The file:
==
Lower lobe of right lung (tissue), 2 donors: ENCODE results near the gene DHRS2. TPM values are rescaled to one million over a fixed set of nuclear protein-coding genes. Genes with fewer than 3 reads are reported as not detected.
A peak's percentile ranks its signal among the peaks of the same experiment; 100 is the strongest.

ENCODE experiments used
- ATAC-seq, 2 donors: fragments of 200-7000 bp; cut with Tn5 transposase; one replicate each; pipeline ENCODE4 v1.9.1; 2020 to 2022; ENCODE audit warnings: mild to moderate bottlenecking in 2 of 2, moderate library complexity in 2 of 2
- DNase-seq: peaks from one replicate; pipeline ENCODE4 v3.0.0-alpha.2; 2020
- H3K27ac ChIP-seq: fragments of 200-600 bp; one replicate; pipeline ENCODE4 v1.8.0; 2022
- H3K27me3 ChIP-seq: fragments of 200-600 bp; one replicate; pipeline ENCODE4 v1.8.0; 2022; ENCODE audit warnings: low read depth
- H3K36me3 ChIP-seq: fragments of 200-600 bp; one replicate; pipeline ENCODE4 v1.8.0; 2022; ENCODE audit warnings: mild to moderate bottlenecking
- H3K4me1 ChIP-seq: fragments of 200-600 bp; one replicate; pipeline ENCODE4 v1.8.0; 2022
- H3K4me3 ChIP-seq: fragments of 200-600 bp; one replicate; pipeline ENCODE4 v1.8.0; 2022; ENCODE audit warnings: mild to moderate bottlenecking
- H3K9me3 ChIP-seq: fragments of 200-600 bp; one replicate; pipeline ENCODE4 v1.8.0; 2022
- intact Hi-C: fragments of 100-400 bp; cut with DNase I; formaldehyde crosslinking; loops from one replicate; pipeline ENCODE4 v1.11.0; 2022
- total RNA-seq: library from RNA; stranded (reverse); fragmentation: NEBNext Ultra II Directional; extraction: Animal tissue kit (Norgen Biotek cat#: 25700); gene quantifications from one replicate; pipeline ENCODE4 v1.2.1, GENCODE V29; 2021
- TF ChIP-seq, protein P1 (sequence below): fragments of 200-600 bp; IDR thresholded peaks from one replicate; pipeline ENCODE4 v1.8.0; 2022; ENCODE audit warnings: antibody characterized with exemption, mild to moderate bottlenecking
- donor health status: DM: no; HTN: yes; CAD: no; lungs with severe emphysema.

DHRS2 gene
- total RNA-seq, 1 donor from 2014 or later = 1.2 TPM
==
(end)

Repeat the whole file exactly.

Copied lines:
Lower lobe of right lung (tissue), 2 donors: ENCODE results near the gene DHRS2. TPM values are rescaled to one million over a fixed set of nuclear protein-coding genes. Genes with fewer than 3 reads are reported as not detected.
A peak's percentile ranks its signal among the peaks of the same experiment; 100 is the strongest.

ENCODE experiments used
- ATAC-seq, 2 donors: fragments of 200-7000 bp; cut with Tn5 transposase; one replicate each; pipeline ENCODE4 v1.9.1; 2020 to 2022; ENCODE audit warnings: mild to moderate bottlenecking in 2 of 2, moderate library complexity in 2 of 2
- DNase-seq: peaks from one replicate; pipeline ENCODE4 v3.0.0-alpha.2; 2020
- H3K27ac ChIP-seq: fragments of 200-600 bp; one replicate; pipeline ENCODE4 v1.8.0; 2022
- H3K27me3 ChIP-seq: fragments of 200-600 bp; one replicate; pipeline ENCODE4 v1.8.0; 2022; ENCODE audit warnings: low read depth
- H3K36me3 ChIP-seq: fragments of 200-600 bp; one replicate; pipeline ENCODE4 v1.8.0; 2022; ENCODE audit warnings: mild to moderate bottlenecking
- H3K4me1 ChIP-seq: fragments of 200-600 bp; one replicate; pipeline ENCODE4 v1.8.0; 2022
- H3K4me3 ChIP-seq: fragments of 200-600 bp; one replicate; pipeline ENCODE4 v1.8.0; 2022; ENCODE audit warnings: mild to moderate bottlenecking
- H3K9me3 ChIP-seq: fragments of 200-600 bp; one replicate; pipeline ENCODE4 v1.8.0; 2022
- intact Hi-C: fragments of 100-400 bp; cut with DNase I; formaldehyde crosslinking; loops from one replicate; pipeline ENCODE4 v1.11.0; 2022
- total RNA-seq: library from RNA; stranded (reverse); fragmentation: NEBNext Ultra II Directional; extraction: Animal tissue kit (Norgen Biotek cat#: 25700); gene quantifications from one replicate; pipeline ENCODE4 v1.2.1, GENCODE V29; 2021
- TF ChIP-seq, protein P1 (sequence below): fragments of 200-600 bp; IDR thresholded peaks from one replicate; pipeline ENCODE4 v1.8.0; 2022; ENCODE audit warnings: antibody characterized with exemption, mild to moderate bottlenecking
- donor health status: DM: no; HTN: yes; CAD: no; lungs with severe emphysema.

DHRS2 gene
- total RNA-seq, 1 donor from 2014 or later = 1.2 TPM